You may remember Brian Aitken as the young man whose mother ratted him out to the cops (fearing her son’s suicide). As we reported in December ’10, “New Jersey Governor Chris Christie commuted the seven-year prison sentence of Brian Aitken, freeing the Garden State native in time for Christmas. Aitken was convicted of various weapons charges relating to a trio of handguns police discovered in his car in January 2009, along with hollow point bullets and ‘high capacity’ magazines.” And now nj.com reports that a state appellate court has overturned two of Aitken’s convictions. The two-judge panel ruled that . . .

jurors should have been allowed to consider the exemption argument. The panel also overturned Aitken’s conviction for possession of a large-capacity ammunition magazine, saying the prosecution had failed to show the magazines were operable.

However, the judges upheld Aitkin’s conviction for possessing hollow-point bullets, rejecting his argument that ammunition should also fall under the exemption for weapons being moved.

Aitken now lives in the City Too Busy to Hate. It’s not known if the Atlantan immigrant will appeal the final conviction. Also no word on whether or not the decision restores his gun rights. I’m thinking no.

Meanwhile who knew that inoperable high cap mags were exempt from NJ’s law? I wonder if there’s a way to quickly render a high cap mag inoperable. Just thinking out loud . . .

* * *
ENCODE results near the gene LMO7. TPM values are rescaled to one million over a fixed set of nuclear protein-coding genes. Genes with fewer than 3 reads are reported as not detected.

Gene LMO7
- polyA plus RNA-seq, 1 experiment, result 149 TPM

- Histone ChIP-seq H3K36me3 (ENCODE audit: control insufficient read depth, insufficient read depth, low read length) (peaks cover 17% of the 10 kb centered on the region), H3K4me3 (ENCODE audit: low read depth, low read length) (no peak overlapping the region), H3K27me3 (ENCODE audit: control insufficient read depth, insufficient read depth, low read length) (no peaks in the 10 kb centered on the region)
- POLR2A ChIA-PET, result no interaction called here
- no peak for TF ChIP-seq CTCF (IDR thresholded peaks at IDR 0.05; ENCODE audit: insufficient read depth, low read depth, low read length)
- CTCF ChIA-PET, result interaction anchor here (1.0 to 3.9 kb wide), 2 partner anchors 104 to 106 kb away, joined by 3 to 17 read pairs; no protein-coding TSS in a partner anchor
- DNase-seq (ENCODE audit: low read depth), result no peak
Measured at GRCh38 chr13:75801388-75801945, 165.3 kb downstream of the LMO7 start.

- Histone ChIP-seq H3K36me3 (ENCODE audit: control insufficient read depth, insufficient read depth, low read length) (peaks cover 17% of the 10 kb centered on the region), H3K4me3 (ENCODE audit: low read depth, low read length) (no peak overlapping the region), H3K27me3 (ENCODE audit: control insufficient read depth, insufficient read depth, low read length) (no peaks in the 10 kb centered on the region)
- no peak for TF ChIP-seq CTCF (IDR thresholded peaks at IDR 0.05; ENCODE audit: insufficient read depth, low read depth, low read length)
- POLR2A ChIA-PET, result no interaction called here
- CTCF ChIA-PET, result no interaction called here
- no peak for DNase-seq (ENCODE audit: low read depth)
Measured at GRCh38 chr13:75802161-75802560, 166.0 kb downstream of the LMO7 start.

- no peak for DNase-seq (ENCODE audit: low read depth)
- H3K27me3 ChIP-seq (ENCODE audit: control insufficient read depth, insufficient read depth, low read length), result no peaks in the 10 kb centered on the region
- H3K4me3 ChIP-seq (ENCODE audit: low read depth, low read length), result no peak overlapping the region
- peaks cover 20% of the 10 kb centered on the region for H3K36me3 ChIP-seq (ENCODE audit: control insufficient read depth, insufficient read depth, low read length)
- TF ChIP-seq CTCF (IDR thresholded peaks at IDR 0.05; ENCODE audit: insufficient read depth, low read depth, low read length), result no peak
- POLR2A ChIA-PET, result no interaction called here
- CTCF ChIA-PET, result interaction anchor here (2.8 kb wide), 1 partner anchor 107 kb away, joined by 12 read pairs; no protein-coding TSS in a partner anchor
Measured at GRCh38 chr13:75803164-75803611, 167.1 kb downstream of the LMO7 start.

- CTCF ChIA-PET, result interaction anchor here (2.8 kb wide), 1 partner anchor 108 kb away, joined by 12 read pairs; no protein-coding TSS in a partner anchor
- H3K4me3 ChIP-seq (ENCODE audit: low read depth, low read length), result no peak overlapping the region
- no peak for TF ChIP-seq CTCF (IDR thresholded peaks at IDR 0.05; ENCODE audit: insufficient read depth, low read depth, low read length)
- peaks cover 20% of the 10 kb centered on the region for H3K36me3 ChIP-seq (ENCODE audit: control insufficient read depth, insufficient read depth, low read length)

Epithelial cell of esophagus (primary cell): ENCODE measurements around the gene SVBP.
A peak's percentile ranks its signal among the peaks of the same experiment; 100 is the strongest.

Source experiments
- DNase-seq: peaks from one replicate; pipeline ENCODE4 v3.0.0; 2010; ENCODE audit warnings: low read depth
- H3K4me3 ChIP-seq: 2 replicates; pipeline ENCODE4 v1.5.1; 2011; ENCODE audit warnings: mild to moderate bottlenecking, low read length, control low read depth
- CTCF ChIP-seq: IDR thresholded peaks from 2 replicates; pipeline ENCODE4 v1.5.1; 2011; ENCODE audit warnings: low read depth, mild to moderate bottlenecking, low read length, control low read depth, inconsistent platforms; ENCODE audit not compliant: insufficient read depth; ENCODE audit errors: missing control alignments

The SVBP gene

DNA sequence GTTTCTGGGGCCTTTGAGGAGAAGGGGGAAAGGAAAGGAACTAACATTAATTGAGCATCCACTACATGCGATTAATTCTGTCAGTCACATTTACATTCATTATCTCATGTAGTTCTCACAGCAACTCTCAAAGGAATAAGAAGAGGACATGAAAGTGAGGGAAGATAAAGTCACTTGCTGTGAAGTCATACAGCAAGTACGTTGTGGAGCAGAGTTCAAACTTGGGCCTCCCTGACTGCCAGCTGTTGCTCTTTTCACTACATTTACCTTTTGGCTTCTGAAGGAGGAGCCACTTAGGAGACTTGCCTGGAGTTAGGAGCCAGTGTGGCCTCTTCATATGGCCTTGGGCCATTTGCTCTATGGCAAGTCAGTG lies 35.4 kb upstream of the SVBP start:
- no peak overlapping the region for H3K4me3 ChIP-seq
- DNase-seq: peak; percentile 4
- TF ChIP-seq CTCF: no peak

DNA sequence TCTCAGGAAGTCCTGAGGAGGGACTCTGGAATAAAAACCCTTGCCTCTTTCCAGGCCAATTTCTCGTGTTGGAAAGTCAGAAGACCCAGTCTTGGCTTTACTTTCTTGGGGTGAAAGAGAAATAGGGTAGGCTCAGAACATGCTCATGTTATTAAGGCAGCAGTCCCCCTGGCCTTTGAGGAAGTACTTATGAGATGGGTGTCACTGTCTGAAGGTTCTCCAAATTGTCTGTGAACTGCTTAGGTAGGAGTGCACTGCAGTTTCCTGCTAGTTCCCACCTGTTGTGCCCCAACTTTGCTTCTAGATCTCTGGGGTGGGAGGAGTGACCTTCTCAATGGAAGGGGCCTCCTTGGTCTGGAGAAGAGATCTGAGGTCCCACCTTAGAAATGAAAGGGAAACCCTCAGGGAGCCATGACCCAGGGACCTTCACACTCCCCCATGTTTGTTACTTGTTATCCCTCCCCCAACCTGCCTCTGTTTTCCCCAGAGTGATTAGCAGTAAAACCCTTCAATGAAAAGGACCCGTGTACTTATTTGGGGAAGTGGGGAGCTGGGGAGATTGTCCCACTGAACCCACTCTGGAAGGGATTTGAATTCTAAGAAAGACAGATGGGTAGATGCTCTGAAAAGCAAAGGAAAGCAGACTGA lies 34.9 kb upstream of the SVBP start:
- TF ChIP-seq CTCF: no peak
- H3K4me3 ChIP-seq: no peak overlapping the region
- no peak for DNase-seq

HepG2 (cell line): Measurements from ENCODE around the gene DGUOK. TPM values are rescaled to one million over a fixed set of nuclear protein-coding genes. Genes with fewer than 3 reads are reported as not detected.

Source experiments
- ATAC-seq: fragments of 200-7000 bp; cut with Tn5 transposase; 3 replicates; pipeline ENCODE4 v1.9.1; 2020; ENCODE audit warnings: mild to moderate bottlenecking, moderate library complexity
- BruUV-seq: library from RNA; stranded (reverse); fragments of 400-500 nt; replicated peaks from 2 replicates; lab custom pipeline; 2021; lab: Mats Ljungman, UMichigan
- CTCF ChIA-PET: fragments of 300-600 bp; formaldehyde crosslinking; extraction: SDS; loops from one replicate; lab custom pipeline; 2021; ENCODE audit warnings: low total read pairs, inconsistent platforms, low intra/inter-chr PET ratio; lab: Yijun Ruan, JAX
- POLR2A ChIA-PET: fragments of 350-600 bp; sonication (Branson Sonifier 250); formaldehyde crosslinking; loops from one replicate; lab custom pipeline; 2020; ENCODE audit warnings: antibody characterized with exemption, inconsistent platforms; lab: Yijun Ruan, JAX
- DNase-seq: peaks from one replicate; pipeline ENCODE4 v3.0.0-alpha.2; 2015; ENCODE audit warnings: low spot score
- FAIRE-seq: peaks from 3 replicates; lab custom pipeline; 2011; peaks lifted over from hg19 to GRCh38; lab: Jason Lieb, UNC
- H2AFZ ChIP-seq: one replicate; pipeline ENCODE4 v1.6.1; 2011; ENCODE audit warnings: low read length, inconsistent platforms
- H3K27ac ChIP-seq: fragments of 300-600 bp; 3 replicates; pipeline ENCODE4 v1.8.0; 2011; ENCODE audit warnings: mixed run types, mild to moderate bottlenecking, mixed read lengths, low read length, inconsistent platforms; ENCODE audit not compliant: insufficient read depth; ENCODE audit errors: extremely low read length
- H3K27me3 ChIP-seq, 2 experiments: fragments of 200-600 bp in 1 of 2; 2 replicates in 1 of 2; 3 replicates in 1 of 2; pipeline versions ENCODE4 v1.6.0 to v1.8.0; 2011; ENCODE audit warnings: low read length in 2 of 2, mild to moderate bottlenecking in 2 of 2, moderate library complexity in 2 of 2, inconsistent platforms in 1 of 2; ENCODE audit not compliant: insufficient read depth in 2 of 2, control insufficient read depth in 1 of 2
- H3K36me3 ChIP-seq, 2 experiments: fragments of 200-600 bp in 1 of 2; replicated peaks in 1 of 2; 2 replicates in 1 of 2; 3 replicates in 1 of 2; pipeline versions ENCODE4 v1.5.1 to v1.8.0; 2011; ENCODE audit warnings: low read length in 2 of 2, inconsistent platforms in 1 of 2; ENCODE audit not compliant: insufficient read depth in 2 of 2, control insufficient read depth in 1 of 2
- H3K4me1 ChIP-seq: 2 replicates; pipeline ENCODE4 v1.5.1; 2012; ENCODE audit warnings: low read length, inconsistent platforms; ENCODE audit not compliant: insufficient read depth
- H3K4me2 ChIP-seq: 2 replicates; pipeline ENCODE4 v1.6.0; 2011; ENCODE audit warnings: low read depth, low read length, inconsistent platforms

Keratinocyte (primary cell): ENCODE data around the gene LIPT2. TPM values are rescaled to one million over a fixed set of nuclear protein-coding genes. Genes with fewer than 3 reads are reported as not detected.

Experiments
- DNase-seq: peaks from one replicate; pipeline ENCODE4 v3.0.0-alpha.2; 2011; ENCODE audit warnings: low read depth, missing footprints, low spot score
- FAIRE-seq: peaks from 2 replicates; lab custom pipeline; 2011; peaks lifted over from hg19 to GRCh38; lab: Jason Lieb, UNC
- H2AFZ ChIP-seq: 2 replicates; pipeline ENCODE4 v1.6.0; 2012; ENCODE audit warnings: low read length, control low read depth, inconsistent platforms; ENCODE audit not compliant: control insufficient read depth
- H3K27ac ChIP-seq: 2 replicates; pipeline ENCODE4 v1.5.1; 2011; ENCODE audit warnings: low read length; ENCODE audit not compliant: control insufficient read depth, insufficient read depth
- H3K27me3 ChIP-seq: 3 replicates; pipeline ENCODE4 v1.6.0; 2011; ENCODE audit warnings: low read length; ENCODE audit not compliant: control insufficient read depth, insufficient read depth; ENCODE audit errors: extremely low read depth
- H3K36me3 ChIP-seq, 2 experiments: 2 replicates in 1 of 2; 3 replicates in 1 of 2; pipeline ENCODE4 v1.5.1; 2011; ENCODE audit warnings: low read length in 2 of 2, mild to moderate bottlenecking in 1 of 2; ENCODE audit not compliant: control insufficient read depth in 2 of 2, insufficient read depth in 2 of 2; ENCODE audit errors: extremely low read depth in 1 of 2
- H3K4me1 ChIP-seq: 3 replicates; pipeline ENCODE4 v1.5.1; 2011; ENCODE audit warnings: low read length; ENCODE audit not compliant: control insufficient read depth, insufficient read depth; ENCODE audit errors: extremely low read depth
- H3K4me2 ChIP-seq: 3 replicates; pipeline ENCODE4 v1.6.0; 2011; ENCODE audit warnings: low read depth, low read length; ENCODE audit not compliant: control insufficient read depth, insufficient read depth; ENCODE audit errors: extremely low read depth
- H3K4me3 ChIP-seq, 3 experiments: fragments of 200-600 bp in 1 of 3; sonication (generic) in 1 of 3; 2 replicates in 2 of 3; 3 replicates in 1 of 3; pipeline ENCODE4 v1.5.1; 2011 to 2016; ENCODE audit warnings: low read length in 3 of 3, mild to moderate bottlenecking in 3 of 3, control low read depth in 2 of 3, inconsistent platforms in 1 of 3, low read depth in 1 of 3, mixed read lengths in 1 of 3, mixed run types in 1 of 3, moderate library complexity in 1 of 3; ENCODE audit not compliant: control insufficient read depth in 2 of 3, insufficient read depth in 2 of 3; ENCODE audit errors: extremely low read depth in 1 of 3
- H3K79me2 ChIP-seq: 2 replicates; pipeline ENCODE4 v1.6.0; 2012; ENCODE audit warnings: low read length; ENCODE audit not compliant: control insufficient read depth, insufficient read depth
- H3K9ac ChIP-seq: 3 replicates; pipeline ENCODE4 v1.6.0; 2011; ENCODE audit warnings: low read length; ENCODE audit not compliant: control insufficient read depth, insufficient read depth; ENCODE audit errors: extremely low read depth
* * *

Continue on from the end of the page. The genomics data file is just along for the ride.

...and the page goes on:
19 Responses to NJ Court Tosses Brian Aitken’s Gun Charges—Save Hollow Point Problem

  1. Kind of floored that a website called “nj.com” actually used the word “magazine” instead of “clip”.

    Re: his gun rights, he still has a conviction — what is the max penalty for the hollow point possession ‘crime’?

  2. I guess they stopped this guy from using those “EVIL” hollow point bullets, and the fools at NJ.COMMIE finally got something right.

  3. ….and yet for all the money spent, not a single criminal was taken off the street and this did not stop the man who shot another man in the head near a NJ PATH train the other night.

    NJ Gun Laws are Byzantine at best

  4. As a refugee from NJ, I couldn’t be happier that I’m free of that shameful state. I’ll never go back.

  5. New Jersey limits the possession of hollow point to specified locations. A person can keep hollow points at his dwelling, premises or other land owned or possessed by him. An owner can transport hollow points from the dealer to the dwelling or land. And an owner can transport JHP’s on a valid hunting trip inside or outside the state, as long as he has a hunting license. So far so good?

    I can’t find a provision specifically allowing transport from one dwelling to another. Maybe there is, or maybe there’s case law, but right now it looks to me like Aitken could have JHP’s at his dwelling in NJ and his new home out of state but couldn’t transport the ammo between them. If that’s true, then at least in theory Aitken committed a crime the second he left his apartment with the rounds in his possession.